If you have a view of the Teton Mountains, you want a large window. But if the view is limited to your neighbor’s house, a small window suffices. If you plan on putting drapes over the windows and never opening them, then why bother with windows, especially big ones.

On the other hand, if you are building a storefront and you want people to see in as they drive by, then you need big windows.

Another reason for windows is ventilation. Windows used for ventilation should be opposite each other to allow breezes to blow through.

In general, we put windows that are too large and too numerous in our homes. They leak a lot of heat. They leak a lot of energy. They are in need of constant cleaning and are often very expensive.

Attractive alternatives

Another type of window is the skylight or roof window. But again, we have to be careful not to get too big. An 18-inch skylight lets in a lot of light and a lot of heat. If we are in an area that needs serious air conditioning, we should probably go with a reflective, mirrored type skylight.

A solar tube is another alternative. It’s a skylight on top with a silverized tube leading to a skylight on the bottom. In any case, we strongly recommend you consider the translucent skylight rather than the clear. The sun forms a shaft as it goes through the clear skylight, creating one very bright spot in the house. But the translucent skylight scatters the light throughout an area. It seems to provide more light even though some is lost in the scattering.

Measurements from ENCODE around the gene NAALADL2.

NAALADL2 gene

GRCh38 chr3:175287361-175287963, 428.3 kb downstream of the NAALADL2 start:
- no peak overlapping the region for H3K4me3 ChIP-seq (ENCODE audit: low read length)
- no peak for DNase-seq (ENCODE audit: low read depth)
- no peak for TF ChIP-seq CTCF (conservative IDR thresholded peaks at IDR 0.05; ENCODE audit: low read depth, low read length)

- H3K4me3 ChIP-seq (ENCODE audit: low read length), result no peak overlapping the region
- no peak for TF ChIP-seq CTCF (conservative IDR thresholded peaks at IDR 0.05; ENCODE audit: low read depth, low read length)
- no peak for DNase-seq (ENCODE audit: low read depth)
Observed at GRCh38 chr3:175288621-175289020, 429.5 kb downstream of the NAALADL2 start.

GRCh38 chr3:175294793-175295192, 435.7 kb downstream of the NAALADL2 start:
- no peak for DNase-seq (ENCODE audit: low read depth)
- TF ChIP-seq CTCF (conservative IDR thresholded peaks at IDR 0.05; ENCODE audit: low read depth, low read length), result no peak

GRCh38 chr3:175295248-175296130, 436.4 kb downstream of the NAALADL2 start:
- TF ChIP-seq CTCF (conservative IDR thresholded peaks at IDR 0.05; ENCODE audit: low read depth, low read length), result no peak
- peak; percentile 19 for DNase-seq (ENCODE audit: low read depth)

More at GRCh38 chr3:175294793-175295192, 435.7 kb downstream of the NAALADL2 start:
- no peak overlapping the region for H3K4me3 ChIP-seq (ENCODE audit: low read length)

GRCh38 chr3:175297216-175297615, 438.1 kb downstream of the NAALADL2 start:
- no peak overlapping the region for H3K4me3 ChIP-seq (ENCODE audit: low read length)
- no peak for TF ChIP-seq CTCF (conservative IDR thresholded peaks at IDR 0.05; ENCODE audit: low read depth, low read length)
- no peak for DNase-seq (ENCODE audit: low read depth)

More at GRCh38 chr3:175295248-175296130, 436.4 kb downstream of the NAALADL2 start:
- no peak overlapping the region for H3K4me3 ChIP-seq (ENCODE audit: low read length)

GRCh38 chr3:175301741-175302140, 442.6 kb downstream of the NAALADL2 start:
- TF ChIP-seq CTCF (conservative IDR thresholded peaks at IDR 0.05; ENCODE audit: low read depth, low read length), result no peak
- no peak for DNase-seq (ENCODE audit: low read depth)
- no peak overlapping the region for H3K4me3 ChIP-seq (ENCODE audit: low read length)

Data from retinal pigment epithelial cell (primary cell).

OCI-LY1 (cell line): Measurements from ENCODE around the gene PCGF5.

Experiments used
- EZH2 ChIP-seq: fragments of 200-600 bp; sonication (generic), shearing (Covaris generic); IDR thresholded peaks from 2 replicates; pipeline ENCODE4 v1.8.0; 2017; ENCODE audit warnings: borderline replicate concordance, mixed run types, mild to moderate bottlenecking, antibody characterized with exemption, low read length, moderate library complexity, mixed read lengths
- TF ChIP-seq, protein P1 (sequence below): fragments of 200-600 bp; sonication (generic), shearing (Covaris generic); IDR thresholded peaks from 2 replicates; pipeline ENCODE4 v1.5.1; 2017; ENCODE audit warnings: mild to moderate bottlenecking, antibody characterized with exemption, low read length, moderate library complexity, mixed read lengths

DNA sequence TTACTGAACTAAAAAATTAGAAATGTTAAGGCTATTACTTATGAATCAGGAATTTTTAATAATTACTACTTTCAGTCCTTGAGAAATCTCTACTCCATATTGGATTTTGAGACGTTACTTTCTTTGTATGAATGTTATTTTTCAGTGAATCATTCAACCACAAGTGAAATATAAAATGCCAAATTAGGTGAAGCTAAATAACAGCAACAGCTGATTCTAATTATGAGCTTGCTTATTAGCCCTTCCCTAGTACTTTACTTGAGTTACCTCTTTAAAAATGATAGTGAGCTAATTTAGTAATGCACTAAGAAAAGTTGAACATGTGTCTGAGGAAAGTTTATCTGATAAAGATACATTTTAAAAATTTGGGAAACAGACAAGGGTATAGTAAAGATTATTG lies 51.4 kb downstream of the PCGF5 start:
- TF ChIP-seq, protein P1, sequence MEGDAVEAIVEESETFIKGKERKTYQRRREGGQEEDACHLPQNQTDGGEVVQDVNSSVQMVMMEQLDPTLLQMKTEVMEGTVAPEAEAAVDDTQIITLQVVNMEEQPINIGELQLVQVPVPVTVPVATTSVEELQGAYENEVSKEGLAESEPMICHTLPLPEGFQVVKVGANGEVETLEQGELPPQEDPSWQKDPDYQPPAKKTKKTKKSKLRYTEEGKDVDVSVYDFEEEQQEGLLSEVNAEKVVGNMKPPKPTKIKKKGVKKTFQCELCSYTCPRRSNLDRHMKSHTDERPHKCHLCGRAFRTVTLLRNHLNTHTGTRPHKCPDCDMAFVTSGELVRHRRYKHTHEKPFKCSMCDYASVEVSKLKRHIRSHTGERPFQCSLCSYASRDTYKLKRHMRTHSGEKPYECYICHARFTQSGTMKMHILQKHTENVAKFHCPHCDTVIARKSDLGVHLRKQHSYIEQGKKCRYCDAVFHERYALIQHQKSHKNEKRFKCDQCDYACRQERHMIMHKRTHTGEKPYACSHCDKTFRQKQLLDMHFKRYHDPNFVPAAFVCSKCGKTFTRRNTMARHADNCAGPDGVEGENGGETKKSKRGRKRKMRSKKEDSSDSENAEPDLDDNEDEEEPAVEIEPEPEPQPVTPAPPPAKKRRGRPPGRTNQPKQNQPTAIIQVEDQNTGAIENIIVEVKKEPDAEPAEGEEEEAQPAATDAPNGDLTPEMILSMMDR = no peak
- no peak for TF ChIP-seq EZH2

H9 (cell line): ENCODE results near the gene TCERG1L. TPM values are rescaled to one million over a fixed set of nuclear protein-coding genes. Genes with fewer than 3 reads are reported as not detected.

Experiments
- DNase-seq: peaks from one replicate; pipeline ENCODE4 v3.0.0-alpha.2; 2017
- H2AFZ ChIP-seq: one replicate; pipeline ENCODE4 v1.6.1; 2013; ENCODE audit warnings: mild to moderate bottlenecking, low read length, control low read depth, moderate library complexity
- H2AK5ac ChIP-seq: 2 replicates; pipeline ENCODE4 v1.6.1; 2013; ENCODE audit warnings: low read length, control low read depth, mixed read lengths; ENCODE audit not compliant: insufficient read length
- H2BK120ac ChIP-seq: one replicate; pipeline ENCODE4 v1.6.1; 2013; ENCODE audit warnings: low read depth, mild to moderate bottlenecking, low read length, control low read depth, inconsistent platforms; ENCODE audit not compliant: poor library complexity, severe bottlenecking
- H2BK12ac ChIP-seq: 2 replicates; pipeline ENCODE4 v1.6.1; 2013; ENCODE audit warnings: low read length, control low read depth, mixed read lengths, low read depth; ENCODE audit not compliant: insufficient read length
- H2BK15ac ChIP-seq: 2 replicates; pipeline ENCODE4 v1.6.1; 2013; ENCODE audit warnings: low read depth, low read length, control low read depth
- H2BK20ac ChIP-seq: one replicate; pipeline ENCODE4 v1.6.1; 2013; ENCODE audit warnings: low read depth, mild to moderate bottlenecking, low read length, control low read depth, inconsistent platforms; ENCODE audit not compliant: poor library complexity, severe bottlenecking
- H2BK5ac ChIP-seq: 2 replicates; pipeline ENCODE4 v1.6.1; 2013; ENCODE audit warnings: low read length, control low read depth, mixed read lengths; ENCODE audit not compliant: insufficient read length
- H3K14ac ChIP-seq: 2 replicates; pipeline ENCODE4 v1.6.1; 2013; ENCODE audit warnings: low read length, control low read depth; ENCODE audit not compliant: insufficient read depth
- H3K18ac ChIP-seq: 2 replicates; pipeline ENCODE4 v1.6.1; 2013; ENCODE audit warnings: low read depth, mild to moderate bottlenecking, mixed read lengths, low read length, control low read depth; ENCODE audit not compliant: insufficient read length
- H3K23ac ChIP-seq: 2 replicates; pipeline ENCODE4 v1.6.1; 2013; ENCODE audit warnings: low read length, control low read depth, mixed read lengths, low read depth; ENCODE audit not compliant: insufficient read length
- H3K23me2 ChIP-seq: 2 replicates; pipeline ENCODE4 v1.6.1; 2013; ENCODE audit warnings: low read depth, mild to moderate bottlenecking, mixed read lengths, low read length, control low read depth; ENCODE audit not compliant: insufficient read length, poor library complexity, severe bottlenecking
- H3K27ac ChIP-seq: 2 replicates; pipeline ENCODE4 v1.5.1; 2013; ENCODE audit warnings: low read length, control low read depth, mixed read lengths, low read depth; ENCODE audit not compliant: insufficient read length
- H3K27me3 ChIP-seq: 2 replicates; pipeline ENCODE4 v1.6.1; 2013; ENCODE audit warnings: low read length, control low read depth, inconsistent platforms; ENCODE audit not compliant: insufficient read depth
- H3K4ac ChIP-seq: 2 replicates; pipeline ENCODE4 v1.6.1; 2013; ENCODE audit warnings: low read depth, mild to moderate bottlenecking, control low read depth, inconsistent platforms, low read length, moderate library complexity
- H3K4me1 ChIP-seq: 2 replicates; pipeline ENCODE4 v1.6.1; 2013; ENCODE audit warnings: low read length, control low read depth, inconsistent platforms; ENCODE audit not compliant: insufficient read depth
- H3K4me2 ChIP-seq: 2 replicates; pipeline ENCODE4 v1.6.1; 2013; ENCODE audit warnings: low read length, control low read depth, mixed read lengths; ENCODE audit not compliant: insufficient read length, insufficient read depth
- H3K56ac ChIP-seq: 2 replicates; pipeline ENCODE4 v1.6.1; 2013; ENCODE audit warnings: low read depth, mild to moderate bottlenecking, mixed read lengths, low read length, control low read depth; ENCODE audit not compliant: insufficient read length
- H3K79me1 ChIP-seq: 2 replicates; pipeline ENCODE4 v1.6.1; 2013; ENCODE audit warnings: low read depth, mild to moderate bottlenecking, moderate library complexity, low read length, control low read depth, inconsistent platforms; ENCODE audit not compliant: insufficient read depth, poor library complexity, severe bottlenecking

But skylights can be horrible in cold climates. Internal moist air dumps condensation on the skylight that drips back into the house. We call these condensate leaks, but they are not leaks at all. They are just condensation of enough volume to give the homeowner fits. If skylights are used, condensation will most likely result at one time or another. Condensation can be gathered either by a bucket, a bowl, or a permanent drain. If a permanent drain is desired, it should be factored into the cost of the skylight.

Spend the time to learn about windows. Cost is not always the best indicator of quality.

Note: This article combines information, including dollar amounts, from two articles we published in 2004.

Dome Openings: How to add a window or door to a Monolithic Dome

By Kris Garrison

In a Monolithic Dome, the type of window or door opening and its placement depends on the dome’s design and its function. Here are the basic four types of openings most commonly used:

Augments